How not to score Orange and Black runs
Brian Sabean had Barry Bonds for fifteen years, fifteen years of the best player in baseball, and managed to make it to the World Series one time. Now, without Bonds to cover his mistakes, the Giants haven’t had a player score 100 runs in a season in six years, since Bonds did it in 2004. In that span, 140 major league baseball players have scored 100 runs or more, and not one Giant has. In fact, no Giants player has even scored 90 runs during that stretch. In 2005, Pedro Feliz led the team with 69 runs scored. In 2006, Vizquel scored 88. In 2007 Bonds led the team with 75 runs scored. despite playing in only 126 games. In 2008, Winn scored 84. And this season, Sandoval led the team with 79 runs scored. You have to go all the way back to 2002 to find a Giants player other than Bonds who scored 100 runs, when Jeff Kent, another player who didn’t come up through the Giants system, scored 102. That’s the last 9 seasons, 9 seasons in a row in which no player drafted by and developed by the San Francisco Giants has scored 100 runs.
That is simply awful. And it isn’t Carney Lansford’s fault. It’s isn’t the hitters fault, either. It is a failure of philosophy. It is a failure of approach. It is a failure of an entire organization. And it is, more than anyone else, Brian Sabean’s failure. He has failed. His beliefs, his ideas on what it takes to be effective at the plate, on what it takes to be an effective major league baseball player, are wrong. As long as he’s running this team, this team will not win anything.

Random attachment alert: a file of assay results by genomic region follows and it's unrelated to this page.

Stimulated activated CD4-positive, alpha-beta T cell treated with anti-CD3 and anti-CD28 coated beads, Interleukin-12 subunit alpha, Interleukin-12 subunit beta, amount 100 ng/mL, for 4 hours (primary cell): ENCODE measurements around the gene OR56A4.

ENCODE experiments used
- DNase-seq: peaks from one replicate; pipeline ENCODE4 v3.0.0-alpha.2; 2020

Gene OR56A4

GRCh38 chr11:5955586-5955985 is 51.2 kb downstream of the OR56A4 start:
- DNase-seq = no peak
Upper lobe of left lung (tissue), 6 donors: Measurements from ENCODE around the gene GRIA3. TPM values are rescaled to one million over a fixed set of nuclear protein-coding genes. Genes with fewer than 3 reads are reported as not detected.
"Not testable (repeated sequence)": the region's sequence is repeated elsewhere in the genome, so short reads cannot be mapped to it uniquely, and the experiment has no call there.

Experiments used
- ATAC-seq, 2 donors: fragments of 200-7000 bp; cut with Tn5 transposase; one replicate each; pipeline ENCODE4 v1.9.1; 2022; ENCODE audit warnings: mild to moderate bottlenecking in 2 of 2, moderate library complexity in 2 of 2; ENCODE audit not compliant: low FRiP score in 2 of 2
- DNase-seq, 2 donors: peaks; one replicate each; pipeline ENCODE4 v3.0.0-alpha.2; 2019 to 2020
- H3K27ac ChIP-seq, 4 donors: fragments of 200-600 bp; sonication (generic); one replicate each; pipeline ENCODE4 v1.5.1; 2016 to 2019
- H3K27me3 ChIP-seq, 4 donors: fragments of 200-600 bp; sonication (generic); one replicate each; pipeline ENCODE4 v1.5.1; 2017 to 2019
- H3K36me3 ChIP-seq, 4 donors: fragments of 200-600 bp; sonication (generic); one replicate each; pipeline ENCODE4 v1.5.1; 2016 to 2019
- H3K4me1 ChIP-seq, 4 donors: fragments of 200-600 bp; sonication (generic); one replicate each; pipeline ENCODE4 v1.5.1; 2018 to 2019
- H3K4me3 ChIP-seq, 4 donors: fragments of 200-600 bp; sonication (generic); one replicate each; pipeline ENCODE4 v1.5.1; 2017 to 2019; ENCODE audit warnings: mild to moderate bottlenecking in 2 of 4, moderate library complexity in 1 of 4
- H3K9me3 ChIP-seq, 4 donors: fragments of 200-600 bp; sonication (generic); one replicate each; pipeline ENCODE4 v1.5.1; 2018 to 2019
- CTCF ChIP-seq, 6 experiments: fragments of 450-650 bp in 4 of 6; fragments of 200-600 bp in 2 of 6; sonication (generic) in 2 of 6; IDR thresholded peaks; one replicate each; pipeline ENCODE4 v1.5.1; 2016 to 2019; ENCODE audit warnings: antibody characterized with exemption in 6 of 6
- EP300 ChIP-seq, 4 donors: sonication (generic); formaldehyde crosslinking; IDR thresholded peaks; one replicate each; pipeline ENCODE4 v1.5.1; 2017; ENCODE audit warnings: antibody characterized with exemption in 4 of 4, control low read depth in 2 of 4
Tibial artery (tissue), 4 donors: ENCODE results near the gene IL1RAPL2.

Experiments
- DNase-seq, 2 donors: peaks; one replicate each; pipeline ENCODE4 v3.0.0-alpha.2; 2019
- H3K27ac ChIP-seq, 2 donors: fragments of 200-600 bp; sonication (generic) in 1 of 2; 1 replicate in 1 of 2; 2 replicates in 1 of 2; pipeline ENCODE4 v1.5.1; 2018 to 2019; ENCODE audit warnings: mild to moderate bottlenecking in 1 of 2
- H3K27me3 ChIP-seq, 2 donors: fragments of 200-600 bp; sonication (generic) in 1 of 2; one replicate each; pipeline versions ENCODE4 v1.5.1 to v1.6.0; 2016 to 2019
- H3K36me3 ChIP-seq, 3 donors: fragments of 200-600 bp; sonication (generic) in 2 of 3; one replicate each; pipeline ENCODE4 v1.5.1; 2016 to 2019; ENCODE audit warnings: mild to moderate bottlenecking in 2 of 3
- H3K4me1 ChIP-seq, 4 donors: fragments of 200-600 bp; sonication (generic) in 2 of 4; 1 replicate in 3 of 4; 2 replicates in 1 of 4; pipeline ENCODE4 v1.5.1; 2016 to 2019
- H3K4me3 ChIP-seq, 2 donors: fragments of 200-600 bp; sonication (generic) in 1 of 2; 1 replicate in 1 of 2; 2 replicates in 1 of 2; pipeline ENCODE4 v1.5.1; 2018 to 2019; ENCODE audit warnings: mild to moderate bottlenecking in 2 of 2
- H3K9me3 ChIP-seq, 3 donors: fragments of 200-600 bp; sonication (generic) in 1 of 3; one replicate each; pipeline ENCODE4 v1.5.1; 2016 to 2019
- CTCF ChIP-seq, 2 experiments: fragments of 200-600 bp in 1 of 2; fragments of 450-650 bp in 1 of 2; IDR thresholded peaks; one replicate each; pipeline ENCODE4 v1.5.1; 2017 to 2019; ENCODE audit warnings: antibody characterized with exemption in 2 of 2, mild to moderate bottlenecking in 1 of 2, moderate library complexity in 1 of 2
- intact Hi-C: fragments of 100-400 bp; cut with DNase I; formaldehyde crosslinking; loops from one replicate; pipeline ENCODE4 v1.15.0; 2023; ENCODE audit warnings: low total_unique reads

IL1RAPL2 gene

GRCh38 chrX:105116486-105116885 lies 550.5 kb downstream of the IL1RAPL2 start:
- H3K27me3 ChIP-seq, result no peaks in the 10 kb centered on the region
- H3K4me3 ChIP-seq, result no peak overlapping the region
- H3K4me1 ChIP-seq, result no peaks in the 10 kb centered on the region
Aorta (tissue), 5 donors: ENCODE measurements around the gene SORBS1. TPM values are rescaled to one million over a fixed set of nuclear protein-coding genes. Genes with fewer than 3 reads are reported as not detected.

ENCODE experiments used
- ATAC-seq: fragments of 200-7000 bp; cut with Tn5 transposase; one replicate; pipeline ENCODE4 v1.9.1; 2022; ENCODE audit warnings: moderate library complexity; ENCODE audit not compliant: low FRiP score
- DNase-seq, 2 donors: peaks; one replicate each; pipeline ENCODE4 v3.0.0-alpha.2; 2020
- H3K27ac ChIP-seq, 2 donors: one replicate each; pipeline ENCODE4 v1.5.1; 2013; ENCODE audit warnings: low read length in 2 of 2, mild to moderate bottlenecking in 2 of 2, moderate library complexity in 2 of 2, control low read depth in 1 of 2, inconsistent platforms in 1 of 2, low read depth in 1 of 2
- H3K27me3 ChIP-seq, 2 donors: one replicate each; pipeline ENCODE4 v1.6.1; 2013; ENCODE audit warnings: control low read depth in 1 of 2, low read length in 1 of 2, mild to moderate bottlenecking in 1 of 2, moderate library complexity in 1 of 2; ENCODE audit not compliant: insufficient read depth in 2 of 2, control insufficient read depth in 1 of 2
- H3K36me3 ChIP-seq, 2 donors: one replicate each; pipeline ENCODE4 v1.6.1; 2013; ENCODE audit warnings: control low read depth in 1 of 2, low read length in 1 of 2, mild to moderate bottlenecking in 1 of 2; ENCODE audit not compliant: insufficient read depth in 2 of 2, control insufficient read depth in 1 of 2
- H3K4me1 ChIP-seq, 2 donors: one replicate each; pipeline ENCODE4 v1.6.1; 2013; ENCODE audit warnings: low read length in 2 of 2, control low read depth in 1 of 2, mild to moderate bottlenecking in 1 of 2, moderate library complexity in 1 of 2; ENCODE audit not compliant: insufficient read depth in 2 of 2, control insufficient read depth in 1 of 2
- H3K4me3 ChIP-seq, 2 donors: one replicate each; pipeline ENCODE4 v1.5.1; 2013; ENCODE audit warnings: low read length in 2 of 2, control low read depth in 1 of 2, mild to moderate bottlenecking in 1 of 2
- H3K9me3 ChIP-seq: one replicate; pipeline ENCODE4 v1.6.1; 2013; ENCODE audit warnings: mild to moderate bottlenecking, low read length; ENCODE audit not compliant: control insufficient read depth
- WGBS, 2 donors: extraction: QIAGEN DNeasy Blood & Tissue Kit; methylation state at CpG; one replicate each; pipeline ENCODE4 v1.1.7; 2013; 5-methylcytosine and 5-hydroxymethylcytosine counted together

And it isn’t gonna change when they bring in a new batting coach.
Saturday, October 17, 2009
Arizona Fall League already underway
The Richmond Flying Squirrels
It was 20 years ago today
"Those jets must have come really close," I told my sister, who's sometimes about 1,000 times smarter than me. "No, that was an earthquake," she said calmly. She even got interviewed by a reporter before we got to our seats. We waited about 15 minutes -- there was no P.A. -- and then the electricity came back on and we saw on the TV monitors in the "auxiliary press box" the iconic shot of the collapsed part of the Bay Bridge.
"I guess they're not playing tonight," I said, because I had a steel-trap mind back then.
John Shea of the SF Chron has a nice story with good quotes from Terry Kennedy, Al Rosem, Mark Letendre, Tony Phillips, Terry Steinbach, Craig Lefferts, Tony LaRussa. Bob Lurie, Hank Greenwald and several others. Jorge Costa, VP of operations, has a recollection that matches mine -- "Then there was the guy with the sign that said, 'If you think that was something, wait till the Giants come to bat.' "